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Enrollment growth slowing?

Original post made by a d d i s o n, Downtown North, on Apr 24, 2009

Kindergarten enrollment at Addison was down this year. No talk whatsoever of another bubble class. There was a reverse lottery but nowhere near the potential level of last year. Anyone know why?
- Did Addison students get preference in the choice lotteries?
- Were the choice lotteries public & published?
- Any similar stories from other elementary schools?
- Is enrollment growth slowing?

Comments (6)

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Posted by Erin
a resident of Leland Manor/Garland Drive
on Apr 28, 2009 at 10:34 pm

Just got back from the Kinder information night at Hays where they told us that they have 81 enrolled for 80 spots. I don't think anyone was expecting Hays to be full this year, so no, I don't think enrollment growth is slowing. Maybe moving, but not slowing.

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Posted by George
a resident of Old Palo Alto
on Apr 30, 2009 at 8:46 am

Do you see all the For Sale signs in your neighborhoods? People are moving out of the area. They have children. They are moving to lower cost and lower tax areas. The golden goose is getting squeezed and it's starting to explode. Arnie doesn't get this. Neither does Barack. Welcome to capitalism boys.

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Posted by Erin
a resident of Leland Manor/Garland Drive
on Apr 30, 2009 at 12:54 pm

Houses here will continue to turn over to families with young children unless our district's test scores start going down. Every house in my neighborhood except for maybe one in the past five years has sold to a family with children. It doesn't matter who moves out, just who moves in.

By the way, I have not seen any For Sale signs in my neighborhood recently.

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Posted by Resident
a resident of Another Palo Alto neighborhood
on Apr 30, 2009 at 1:04 pm

I agree with Erin. There may be many homes on the market at present, it is that time of year, and the reason they may be slow to move is because for many who want to move into Palo Alto they are also looking at the new housing. For many people the older homes and neighborhoods are not as attractive as the modern homes where no-one has lived beforehand which is a plus to some cultures. These people do not appear to be interested in lot size or yard space for children to play, but they are interested in lots of bedrooms and bathrooms with little community/family space in the home. The new homes being built just now are designed with this type of family in mind.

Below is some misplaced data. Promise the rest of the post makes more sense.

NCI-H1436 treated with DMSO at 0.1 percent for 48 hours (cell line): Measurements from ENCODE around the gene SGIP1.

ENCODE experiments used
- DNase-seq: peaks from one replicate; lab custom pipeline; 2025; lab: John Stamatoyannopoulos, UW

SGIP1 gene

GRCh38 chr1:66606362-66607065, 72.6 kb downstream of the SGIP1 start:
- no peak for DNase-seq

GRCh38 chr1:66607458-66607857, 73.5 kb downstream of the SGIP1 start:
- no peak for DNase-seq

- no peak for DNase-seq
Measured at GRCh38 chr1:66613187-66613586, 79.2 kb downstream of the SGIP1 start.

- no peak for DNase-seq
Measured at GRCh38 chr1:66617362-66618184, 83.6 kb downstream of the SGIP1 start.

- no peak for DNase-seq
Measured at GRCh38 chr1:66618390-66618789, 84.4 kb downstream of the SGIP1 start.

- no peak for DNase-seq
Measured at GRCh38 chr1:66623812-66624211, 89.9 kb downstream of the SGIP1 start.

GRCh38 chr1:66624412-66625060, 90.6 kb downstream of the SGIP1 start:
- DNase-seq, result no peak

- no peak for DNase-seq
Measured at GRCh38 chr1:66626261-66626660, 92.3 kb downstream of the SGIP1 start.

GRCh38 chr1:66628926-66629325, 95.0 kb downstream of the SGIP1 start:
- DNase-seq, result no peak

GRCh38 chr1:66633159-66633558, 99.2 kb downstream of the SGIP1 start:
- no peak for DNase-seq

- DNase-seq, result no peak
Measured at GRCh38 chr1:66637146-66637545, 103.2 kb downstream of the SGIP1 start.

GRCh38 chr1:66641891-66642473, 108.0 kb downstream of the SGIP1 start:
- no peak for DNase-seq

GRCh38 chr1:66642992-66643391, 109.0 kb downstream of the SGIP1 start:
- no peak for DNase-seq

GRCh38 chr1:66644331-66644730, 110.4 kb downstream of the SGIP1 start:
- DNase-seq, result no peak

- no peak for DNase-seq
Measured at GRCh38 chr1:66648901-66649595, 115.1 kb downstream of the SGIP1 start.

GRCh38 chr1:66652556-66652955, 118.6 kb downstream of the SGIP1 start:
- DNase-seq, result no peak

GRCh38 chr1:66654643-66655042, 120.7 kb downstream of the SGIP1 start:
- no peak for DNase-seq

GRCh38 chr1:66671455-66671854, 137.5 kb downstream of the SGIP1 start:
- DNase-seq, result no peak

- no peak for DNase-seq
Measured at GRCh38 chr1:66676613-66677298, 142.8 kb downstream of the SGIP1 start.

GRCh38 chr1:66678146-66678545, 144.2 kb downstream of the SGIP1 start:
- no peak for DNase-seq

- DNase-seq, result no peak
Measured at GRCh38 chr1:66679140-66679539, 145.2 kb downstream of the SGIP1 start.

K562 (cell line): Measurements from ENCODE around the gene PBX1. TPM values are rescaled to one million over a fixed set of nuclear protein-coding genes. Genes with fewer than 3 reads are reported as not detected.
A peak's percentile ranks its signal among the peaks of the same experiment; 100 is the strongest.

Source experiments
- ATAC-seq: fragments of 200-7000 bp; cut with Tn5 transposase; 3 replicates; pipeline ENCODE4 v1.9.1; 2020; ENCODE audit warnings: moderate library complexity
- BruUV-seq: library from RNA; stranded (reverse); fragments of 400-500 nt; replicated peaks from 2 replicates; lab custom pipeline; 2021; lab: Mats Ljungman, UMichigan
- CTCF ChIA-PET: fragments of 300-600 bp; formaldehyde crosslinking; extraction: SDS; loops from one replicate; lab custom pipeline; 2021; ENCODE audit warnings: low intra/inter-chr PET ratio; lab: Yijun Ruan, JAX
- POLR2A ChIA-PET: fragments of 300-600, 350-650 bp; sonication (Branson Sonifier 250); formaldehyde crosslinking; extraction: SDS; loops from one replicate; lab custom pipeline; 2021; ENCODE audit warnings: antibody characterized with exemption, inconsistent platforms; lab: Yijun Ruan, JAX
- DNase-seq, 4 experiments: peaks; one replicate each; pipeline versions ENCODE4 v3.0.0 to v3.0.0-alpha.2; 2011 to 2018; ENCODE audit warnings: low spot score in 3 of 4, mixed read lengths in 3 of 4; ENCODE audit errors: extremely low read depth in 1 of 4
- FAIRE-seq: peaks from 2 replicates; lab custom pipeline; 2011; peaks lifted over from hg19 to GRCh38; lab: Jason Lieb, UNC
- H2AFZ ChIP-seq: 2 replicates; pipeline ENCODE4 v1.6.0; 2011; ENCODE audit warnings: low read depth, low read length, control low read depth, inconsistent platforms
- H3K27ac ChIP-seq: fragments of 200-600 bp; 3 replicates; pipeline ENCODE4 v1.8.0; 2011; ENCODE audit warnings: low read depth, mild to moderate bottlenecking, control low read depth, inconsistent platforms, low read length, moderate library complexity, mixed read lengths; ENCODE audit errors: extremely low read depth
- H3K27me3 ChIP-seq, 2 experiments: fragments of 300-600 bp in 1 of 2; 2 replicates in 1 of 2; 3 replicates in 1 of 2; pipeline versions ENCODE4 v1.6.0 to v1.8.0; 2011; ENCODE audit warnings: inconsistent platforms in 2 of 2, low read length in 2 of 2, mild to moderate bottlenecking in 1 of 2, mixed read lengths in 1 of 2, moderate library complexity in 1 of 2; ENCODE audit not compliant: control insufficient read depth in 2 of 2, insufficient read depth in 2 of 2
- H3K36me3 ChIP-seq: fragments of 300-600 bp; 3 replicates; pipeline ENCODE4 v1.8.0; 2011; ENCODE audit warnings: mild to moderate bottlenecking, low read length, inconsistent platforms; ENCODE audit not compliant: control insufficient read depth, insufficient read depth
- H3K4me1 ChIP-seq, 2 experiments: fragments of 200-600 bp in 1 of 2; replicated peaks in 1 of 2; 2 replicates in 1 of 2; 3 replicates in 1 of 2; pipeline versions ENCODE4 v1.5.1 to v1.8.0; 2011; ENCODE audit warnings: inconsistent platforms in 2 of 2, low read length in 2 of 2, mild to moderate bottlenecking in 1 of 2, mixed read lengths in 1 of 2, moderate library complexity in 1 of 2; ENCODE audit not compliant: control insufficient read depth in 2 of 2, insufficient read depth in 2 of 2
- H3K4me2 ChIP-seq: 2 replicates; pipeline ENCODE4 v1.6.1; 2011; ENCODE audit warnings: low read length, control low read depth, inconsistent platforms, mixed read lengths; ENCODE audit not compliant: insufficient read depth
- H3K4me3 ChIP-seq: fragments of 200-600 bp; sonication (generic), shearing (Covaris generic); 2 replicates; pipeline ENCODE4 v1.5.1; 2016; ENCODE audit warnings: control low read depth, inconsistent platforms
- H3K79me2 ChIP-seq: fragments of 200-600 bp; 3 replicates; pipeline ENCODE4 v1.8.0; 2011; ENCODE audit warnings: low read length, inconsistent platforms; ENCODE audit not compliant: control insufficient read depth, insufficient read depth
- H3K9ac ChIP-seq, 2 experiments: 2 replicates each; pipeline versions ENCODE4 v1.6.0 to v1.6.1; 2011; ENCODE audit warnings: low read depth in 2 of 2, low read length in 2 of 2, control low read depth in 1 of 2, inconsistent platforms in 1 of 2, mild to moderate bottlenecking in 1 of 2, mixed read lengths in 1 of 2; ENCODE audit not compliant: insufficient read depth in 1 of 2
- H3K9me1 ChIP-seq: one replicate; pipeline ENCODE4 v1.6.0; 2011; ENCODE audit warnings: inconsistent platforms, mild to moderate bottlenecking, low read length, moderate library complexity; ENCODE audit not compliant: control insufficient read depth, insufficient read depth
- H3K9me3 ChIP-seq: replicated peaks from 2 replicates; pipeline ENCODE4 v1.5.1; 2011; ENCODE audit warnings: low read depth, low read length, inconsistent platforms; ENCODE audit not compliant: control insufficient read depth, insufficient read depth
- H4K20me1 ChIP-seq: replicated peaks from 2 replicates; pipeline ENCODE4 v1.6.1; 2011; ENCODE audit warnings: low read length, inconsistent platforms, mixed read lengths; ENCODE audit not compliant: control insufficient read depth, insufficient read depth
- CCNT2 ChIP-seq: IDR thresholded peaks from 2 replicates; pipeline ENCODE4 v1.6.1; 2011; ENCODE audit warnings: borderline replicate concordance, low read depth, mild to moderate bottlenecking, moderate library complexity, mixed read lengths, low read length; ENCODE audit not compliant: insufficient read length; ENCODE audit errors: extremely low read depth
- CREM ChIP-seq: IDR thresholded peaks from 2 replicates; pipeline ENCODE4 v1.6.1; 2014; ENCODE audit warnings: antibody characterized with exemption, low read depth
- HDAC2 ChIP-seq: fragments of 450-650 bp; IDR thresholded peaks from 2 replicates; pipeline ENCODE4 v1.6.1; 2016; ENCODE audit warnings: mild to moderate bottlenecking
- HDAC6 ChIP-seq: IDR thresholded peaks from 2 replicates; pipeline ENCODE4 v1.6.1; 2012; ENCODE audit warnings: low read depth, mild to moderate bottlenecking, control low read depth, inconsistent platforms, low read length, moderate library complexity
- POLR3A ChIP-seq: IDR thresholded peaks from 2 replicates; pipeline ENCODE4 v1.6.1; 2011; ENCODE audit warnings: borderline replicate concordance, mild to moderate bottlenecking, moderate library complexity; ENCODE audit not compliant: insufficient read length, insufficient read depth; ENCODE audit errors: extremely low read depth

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Posted by Erin
a resident of Leland Manor/Garland Drive
on Apr 30, 2009 at 1:49 pm

Don't forget where the new housing is either - the Gunn attendance area. The older housing in the North that's slow to move? In the Paly attendance are. You can't deny that as a factor whether you agree with the rankings or not.

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Posted by OhlonePar
a resident of Duveneck/St. Francis
on Apr 30, 2009 at 2:29 pm

Turnover tends to be older families selling to younger families. Real estate has slowed down everywhere, but Palo Alto hasn't seen the price drops of other areas, so it's comparatively more expensive than it was.

That prices haven't dropped a lot says that there's still demand.

At this point, there's more housing stock in the south because of the new developments--that and the demand for Gunn mean that that's where there's going to be attendance growth--particularly as it's been hard to guarantee enrollment in the north cluster schools. Why pay a premium for Duveneck if you're getting shipped to Barron Park?

Sorry, but further commenting on this topic has been closed.

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